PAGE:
Called to minister, but also the young mom of a daughter approaching adolescence who needed more attention, Maricela H. Hernandez lamented to her mentor Mary C. García, pastor of Emanuel Church in Houston, that she no longer would be able to direct her district’s women’s program.
García’s response surprised her: “Your ministry continues,” García explained. “It’s not the title that makes your ministry.”
That’s a lesson that García, 63, learned by example. Raised in an Assemblies of God family, at age 14, García says she received a word from the Lord: Preach the gospel.
The Lord called García not only to receive the title of pastor, launching 38 years of pulpit ministry, but also that of secretary-treasurer of the Texas Louisiana Hispanic District, becoming in 2010 the first woman ever in the U.S. Assemblies of God to serve in district leadership.
Today there are three women in district leadership: Hernandez, who succeeded García; Silvia E Carrizo, secretary treasurer of the Southern Pacific District; and Rhonda C. Amer, treasurer of the Southern Missouri District.
García’s ancestral roots in the gospel hearken back almost a century ago when members of her father’s family came to Christ in Houston and soon took the gospel to relatives in their native Mexico. As a child, her mom heard the gospel and asked her parents’ permission to go to Pentecostal church services. Ultimately, all of García’s parents’ 13 siblings came to faith in Christ.
Her mother, Carlota F. González, now 84, nearly 40 years ago planted Emanuel Church, an Assemblies of God congregation in Texas’ largest city, where she preached, taught Sunday School, and interceded in prayer.
At 18, García received ministerial credentials. She shared preaching and teaching responsibilities at Emanuel with her mom from the church’s beginning, when attendance numbered 60. The congregation elected García as its first pastor at the age of 26.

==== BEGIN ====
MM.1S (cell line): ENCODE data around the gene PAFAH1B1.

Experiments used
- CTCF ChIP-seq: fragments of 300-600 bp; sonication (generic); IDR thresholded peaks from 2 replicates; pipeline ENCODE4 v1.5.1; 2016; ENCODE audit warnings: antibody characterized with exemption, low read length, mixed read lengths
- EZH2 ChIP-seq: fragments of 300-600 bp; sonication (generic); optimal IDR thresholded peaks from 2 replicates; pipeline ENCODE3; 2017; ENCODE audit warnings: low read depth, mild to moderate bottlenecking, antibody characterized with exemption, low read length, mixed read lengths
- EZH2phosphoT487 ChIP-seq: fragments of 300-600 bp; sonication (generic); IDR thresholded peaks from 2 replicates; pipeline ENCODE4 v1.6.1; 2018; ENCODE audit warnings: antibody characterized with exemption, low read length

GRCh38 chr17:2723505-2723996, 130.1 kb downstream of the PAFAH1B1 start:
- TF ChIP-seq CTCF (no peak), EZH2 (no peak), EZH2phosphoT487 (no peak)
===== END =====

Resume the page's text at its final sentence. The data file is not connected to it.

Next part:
Even though these two women long led Emanuel Church, and the Assemblies of God has long supported women called to church leadership, when García became the church’s lead pastor, some congregants left due to her gender.
“God has given me opportunities to preach His Word because that’s my passion,” she says.
García’s husband, Ruben, a firefighter, supported her ministry financially and spiritually. García has encouraged those in the flock who felt called to attend Bible school and become involved in leadership. To date, Emanuel Church has raised up more than 30 ministers and missionaries.
Through the years, the Lord opened doors for her to preach beyond her home church in congregations near and abroad. Then she gained the opportunity to serve in district leadership. In 2006, before the large Gulf Latin America District restructured into four smaller districts, García’s peers elected her to the executive presbytery.
“It’s not about the female and the male,” García says. “It’s about getting many people involved. The more people we can engage to work in the Kingdom, the better.”
“We’re not competing with the men,” García says. “We just want a place to do what God has called us to do.”
Maricela Hernandez is an admirer of García’s ministry.
“God uses her tremendously,” Hernandez says. “Her detailed sermons are rooted the Word of God, and she’s a prayer warrior.”
After serving in district leadership for a dozen years, including the first decade of the Texas Louisiana Hispanic District, this year García stepped down to devote more energy to the church, which had grown to a pre-COVID attendance of 250. She’s returning to preaching engagements outside Emanuel.
“My passion again is to preach the Word and take it to as many places as it can be taken — to other nations, to Facebook, to YouTube,” she says. Additionally, García will mentor and advocate for women ministers, as director of Network Women Ministers of her district.
She’s also entering a season to prepare the next generation for ministry. Her and Ruben’s children, Gabriel, Jonathan, and Natalie, all serve at Emanuel Church.